Now if only there was a DAW for Mac designed by Apple that had consistent updates, regular bug fixes, frequent additions of new features, no new versions to buy after every iteration of macOS, and had considerably better pricing... if there was such a DAW, why would anybody pick anything else? ;)

That's logical.
[doublepost=1494865281][/doublepost]
Pros still use Macs? /s

Still almost uniquely so in studios.
 
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Bob Zimmerman

macrumors member
Aug 31, 2015
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Forgive my ignorance, I'm no audio auditor, but where can you get 64-bit audio? I've seen plenty of 24-bit (and maybe a handful of 32-bit) analogue/digital converters, but never 64-bit.
Audio is sometimes processed using 64-bit math to maintain precision and reduce aliasing. 24-bit audio can get you a slightly lower noise floor below that of 16-bit. The physics of sound makes 32-or-more-bit sample depths worthless except as an abstraction to enhance precision when you manipulate it.
 
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trisjl

macrumors newbie
Sep 10, 2007
2
1
London
If you are not a Soundforge uaee you may choose other options for sure. For those who used Soundforge on PC and then the Mac as of version 2.x the curent offer from Magix is unenticing, no upgrade offers for exizting user's who have to punt full price again.
 
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dysamoria

macrumors 6502a
Dec 8, 2011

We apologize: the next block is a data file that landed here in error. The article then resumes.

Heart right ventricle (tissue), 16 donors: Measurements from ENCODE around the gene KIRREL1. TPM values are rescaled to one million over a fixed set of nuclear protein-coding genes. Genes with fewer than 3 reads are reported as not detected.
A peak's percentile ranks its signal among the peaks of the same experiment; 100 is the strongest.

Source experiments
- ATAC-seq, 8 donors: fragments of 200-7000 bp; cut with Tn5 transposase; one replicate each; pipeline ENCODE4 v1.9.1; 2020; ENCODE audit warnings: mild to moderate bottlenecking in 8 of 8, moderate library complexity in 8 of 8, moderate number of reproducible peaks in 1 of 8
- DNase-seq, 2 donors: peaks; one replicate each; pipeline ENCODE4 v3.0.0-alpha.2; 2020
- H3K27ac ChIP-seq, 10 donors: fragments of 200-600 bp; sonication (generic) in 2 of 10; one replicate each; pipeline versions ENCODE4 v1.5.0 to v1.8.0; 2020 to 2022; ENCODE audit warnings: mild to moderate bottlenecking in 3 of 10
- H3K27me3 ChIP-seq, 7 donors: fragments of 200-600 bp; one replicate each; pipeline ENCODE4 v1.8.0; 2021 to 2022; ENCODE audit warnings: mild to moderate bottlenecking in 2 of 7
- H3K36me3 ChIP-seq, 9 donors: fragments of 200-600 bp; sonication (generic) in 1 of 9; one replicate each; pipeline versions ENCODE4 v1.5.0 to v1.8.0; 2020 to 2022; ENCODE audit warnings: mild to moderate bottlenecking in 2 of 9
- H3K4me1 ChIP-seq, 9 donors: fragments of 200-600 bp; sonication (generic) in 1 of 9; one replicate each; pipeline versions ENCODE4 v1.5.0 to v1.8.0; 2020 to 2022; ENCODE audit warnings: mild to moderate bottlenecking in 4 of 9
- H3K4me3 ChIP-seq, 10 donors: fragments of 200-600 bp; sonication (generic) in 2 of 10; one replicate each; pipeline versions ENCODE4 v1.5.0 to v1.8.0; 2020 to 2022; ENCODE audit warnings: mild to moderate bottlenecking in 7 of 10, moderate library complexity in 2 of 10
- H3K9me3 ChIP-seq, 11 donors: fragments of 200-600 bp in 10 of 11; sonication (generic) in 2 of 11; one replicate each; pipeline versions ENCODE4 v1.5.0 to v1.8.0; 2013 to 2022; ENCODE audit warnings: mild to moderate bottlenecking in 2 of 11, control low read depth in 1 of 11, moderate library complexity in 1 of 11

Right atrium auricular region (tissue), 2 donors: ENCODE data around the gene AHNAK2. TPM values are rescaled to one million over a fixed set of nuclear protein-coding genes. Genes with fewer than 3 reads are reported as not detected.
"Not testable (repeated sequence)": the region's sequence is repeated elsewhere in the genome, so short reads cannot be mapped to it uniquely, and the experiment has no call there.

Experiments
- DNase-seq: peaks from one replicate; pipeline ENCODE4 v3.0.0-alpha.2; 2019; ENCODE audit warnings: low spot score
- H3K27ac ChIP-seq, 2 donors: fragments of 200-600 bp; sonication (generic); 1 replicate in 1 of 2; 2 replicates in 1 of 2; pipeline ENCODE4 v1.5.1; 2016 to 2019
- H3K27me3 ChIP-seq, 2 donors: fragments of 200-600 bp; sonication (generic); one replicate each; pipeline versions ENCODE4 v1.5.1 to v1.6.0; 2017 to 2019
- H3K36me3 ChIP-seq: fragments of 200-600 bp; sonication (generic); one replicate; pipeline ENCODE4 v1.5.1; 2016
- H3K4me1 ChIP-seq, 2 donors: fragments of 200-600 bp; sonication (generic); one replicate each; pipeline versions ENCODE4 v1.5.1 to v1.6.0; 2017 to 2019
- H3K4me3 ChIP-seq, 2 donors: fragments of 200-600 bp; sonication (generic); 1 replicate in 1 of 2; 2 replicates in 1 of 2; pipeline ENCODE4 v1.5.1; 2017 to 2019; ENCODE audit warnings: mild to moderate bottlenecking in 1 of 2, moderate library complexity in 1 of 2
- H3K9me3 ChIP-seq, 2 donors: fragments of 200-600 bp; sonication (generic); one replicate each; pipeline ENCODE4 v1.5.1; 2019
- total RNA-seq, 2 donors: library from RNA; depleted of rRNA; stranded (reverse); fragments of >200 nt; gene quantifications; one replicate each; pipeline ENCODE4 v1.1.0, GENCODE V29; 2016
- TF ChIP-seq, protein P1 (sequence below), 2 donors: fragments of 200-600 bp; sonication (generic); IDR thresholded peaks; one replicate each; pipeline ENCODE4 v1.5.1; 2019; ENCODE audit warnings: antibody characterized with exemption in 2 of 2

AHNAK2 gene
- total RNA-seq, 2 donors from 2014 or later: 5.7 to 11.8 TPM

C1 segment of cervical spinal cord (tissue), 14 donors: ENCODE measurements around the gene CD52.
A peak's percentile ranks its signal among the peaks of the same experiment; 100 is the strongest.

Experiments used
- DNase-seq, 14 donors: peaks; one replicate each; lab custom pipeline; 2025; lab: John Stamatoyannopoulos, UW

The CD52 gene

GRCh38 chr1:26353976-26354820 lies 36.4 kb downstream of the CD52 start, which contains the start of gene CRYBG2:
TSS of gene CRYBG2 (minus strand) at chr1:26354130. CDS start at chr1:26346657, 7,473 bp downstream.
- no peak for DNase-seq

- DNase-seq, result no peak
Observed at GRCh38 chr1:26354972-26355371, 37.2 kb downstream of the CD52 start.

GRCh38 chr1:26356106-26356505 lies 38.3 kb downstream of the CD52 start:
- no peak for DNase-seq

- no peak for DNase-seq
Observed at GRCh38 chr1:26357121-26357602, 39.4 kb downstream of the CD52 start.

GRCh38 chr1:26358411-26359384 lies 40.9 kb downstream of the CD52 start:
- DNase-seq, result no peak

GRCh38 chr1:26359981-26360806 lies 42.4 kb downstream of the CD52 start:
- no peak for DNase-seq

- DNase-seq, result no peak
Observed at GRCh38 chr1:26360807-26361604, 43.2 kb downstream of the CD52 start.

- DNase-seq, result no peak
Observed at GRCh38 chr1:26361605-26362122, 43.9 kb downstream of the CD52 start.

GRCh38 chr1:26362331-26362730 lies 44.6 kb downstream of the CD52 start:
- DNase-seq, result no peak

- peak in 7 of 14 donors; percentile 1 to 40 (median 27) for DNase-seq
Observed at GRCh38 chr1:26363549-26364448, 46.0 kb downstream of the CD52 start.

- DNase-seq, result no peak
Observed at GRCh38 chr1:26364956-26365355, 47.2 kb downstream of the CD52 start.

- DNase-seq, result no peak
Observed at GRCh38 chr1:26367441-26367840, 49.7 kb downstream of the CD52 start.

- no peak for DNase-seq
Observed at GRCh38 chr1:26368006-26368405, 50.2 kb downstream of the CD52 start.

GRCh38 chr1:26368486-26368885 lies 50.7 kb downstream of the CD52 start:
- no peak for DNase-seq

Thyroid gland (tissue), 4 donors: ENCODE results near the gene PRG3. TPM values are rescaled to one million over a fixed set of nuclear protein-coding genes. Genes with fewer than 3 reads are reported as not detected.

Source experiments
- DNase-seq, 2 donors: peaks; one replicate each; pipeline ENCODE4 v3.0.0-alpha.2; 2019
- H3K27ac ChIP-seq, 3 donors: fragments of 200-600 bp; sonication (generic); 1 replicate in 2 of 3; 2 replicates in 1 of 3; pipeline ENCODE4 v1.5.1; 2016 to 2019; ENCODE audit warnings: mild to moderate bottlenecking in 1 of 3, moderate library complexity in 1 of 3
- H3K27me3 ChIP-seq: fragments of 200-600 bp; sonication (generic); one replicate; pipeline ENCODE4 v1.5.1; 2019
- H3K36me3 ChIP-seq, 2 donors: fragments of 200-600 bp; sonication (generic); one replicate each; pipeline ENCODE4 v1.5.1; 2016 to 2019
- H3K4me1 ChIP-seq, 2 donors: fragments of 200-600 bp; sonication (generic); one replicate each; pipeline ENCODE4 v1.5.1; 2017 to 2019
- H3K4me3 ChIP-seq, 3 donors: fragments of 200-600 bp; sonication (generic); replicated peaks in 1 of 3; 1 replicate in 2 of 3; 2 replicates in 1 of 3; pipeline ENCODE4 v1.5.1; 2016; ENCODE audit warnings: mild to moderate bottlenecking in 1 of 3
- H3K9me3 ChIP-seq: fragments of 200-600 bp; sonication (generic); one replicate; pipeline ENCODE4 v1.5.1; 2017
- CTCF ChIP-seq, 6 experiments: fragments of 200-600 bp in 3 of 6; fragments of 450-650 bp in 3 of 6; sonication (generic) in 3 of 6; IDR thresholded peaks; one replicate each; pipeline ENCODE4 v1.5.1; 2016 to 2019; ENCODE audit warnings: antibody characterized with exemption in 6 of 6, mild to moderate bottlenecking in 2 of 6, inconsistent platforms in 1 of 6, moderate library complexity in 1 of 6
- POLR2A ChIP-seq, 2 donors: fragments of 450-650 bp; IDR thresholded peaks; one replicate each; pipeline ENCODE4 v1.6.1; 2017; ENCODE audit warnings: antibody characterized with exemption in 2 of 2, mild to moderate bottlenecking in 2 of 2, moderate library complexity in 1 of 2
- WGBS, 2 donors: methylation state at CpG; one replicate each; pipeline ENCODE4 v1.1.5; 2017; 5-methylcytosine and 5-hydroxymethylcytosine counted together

989
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I'm somewhat stunned. I thought this version was dead. It's certainly feature-free compared to the old Windows version (making the price and lack of cross-platform upgrades rather consumer-hostile choices), so I've no interest anyway. I'm glad it's still getting developed though.
 
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Nabby

macrumors regular
Jul 10, 2008
192
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I'm no where near an audio professional. Can someone explain what "pro-level editing workflows" means? Perhaps a dumb-downed example?

Nabby
 
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TheRealTVGuy

macrumors 6502a
Jul 21, 2010
677
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Orlando, FL
This is interesting to me as I used to absolutely FLY through Sound Forge and Vegas. Is Vegas still around? Could I buy that outright instead of having to pay Adobe $20/month for Audition?
 
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drumcat

macrumors 6502a
Feb 28, 2008
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Otautahi, Aotearoa
Audio is sometimes processed using 64-bit math to maintain precision and reduce aliasing. 24-bit audio can get you a slightly lower noise floor below that of 16-bit. The physics of sound makes 32-or-more-bit sample depths worthless except as an abstraction to enhance precision when you manipulate it.

This is precise.

Along with a better noise floor, 24-bit audio files can handle heavy processing better because it handles rounding errors better.

I imagine it's a typo in the article.